Martin Collins, reflecting on an administrative decision about care of the widows in the early Church (mentioned in Acts 6:1), suggests that dual languages and dual cultures (Greek and Hebrew) led to at a perceived "double standard" in the way we. . .
Richard Ritenbaugh, reflecting on the fiery, feisty, vindictive temperament of Andrew Jackson, and his response to Presbyterian minister Dr. Edgar's question about willingness to forgive enemies, asserts that forgiving one's enemies is a defining mark of a. . .
Even though our sins are forgiven when we come under Christ's blood, a stipulation of that forgiveness is that we also forgive others. ...
How many of us have felt embarrassed after finding leavening in our homes during the Days of Unleavened Bread? Far more embarrassing is to reclaim leavening after throwing it out, yet I had such an experience, one I was ashamed for years to admit had happe. . .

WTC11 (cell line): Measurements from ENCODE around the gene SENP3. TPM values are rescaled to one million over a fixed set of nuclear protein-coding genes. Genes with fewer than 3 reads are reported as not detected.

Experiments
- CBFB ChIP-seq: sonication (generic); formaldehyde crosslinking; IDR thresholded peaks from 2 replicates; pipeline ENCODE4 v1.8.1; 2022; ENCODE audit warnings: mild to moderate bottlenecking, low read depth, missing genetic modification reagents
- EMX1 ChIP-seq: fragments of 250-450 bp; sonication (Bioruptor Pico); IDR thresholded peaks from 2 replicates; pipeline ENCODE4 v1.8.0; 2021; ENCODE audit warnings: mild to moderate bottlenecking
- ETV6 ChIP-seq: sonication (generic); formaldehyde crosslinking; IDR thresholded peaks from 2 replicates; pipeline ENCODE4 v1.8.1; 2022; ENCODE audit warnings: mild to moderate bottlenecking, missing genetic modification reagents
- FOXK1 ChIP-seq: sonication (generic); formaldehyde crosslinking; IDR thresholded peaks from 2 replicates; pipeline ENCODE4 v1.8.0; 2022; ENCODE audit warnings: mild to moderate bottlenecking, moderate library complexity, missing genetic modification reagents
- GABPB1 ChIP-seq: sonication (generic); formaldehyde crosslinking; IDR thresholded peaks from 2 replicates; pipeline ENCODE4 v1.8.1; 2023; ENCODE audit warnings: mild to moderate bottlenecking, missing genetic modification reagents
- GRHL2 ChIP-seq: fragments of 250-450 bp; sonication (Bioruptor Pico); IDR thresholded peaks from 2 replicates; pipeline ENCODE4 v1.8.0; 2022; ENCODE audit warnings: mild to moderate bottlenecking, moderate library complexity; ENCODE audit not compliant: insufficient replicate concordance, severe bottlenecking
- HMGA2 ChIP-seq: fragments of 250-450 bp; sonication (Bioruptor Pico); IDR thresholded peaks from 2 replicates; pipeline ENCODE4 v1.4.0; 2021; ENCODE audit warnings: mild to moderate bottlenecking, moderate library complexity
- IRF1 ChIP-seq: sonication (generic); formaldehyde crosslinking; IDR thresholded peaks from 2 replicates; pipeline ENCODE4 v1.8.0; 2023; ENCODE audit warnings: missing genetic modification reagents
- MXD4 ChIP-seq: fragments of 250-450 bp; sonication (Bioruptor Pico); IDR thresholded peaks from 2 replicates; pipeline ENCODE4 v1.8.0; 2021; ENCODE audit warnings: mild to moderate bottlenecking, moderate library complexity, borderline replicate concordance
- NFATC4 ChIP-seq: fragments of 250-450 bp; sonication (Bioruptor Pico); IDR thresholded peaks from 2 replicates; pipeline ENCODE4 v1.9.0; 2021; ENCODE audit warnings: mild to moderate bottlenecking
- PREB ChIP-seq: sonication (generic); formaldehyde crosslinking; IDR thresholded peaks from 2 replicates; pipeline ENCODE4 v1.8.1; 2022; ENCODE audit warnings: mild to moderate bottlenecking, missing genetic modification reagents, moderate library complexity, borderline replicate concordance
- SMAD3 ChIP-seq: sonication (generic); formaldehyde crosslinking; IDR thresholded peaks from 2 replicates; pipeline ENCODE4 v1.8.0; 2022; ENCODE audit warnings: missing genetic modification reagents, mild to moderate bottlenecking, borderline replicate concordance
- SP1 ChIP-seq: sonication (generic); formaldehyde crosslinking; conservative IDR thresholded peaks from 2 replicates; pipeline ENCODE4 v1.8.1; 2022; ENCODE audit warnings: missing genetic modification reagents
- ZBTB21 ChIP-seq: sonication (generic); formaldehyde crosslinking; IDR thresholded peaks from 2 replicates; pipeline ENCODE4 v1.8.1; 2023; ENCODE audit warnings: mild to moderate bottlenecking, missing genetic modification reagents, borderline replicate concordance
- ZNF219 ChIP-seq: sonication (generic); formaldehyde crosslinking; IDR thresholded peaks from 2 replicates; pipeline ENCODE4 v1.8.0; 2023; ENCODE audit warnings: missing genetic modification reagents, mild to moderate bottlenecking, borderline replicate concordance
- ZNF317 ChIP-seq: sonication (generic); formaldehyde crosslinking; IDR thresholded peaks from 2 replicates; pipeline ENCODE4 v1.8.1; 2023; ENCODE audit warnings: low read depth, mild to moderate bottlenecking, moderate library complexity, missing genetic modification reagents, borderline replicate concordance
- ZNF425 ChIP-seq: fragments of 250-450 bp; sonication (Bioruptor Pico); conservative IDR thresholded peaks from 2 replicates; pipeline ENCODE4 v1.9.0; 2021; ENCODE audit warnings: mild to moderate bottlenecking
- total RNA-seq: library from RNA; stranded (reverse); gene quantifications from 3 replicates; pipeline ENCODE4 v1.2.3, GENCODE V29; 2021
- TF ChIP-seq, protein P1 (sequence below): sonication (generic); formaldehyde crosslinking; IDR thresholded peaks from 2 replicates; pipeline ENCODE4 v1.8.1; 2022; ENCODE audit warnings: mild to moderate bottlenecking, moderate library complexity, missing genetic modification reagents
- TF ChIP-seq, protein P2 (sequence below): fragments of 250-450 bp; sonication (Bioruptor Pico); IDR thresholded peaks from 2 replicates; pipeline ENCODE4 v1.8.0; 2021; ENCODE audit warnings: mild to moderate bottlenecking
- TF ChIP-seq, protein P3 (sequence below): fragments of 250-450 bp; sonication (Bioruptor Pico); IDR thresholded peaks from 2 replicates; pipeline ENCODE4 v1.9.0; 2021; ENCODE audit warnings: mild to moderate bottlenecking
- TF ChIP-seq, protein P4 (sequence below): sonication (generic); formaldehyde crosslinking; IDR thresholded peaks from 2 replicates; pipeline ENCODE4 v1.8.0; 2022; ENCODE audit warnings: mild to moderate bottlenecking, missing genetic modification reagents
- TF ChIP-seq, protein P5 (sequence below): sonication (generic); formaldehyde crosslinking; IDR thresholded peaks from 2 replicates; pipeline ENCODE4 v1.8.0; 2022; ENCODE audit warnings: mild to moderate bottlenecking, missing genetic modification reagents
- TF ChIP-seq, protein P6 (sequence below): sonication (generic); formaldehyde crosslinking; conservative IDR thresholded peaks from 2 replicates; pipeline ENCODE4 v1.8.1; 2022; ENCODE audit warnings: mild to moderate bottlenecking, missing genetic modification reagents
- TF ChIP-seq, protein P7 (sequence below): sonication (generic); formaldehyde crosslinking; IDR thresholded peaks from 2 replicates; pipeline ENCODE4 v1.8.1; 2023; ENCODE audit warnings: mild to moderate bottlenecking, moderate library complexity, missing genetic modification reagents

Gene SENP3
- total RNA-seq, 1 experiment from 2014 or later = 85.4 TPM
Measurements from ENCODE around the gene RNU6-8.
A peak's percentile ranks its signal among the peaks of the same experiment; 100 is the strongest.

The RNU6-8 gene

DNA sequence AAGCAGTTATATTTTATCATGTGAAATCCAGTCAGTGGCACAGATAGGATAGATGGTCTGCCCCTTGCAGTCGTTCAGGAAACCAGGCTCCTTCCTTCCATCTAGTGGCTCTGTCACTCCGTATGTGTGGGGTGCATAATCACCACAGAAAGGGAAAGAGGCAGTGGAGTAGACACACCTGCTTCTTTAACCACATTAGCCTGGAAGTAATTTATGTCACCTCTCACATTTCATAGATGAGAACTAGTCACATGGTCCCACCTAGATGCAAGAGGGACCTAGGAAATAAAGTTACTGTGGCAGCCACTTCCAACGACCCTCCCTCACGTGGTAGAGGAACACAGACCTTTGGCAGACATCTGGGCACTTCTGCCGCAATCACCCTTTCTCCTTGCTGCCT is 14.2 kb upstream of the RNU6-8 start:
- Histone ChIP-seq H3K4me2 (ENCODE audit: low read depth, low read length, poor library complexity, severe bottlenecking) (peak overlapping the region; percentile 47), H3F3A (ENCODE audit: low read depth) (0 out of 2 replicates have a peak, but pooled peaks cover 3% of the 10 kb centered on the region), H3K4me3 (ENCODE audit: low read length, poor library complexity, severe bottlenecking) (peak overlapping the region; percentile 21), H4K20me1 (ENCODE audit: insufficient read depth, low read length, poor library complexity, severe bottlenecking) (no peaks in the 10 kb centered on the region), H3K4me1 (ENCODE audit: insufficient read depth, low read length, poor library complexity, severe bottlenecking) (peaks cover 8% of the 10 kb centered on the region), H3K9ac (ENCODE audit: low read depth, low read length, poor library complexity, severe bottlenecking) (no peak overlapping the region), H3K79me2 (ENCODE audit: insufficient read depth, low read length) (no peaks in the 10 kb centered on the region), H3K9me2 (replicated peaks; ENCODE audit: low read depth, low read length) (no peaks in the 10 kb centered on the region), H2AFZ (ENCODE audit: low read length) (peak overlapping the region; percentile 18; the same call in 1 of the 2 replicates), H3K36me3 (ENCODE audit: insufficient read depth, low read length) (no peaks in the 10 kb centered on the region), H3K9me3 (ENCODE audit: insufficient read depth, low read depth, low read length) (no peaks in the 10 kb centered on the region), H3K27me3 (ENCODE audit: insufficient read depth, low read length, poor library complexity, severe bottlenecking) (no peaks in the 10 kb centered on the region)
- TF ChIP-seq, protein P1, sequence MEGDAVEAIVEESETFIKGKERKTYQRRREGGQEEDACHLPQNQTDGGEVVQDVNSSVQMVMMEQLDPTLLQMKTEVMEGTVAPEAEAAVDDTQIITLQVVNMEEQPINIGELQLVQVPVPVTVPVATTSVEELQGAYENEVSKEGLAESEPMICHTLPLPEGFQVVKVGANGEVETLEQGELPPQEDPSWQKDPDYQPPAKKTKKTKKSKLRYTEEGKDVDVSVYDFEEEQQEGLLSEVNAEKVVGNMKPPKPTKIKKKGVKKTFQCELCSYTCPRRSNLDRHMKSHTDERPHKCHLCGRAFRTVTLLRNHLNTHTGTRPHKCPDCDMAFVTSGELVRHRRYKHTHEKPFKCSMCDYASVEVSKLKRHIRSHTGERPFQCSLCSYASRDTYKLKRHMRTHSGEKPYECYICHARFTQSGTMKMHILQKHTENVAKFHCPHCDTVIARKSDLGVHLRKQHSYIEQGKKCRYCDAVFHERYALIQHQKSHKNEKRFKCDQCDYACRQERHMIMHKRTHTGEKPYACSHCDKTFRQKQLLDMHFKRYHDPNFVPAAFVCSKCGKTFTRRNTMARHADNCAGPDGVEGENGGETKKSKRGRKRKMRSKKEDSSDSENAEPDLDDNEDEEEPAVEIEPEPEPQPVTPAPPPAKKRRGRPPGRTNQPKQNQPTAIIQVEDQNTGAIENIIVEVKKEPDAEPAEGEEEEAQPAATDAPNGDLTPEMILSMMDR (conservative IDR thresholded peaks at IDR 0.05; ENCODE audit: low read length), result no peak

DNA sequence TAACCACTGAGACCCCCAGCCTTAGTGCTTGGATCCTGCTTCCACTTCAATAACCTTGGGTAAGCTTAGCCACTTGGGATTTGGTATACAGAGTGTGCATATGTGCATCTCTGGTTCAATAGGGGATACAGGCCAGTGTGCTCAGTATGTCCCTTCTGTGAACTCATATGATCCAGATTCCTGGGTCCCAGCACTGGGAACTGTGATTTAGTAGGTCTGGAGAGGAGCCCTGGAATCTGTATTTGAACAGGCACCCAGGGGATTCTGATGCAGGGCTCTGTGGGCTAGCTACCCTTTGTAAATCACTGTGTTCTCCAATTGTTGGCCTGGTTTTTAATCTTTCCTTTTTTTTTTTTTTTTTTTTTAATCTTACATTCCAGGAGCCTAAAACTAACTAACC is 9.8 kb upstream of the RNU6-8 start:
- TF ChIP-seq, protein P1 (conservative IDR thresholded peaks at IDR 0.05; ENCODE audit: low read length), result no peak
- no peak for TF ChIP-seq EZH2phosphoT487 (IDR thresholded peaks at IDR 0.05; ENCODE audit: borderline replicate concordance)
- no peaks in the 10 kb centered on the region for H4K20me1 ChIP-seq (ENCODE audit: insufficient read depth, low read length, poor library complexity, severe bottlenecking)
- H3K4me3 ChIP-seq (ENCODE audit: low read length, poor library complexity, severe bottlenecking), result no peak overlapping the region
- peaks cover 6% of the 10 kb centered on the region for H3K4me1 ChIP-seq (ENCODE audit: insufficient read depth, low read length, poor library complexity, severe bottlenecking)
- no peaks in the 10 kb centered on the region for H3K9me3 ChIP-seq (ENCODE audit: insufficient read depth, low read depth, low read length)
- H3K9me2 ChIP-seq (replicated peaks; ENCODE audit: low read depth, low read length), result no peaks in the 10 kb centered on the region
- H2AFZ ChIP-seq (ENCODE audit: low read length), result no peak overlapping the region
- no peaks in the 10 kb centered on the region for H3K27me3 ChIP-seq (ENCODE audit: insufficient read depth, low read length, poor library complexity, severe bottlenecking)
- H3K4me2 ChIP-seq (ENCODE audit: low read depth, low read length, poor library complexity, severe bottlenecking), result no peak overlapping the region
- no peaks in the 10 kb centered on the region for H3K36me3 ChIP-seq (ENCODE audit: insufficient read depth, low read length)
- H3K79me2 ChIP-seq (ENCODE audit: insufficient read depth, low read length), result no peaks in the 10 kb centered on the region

Offenses and sins against us are unfortunately common. Jesus teaches us how to deal with them in this parable, focusing on our attitude of forgiveness because of being forgiven ourselves.
Following our too frequent mess-ups in life, forgiveness is so refreshing! John Reid examines forgiveness, highlighting how necessary it is for us to forgive others.
John Ritenbaugh reiterates that Matthew 18 describes the essence of personal relationships within the church. Seven basic characteristics are emphasized, including having a childlike humble attitude, setting a proper example, exercising self-denial, indivi. . .
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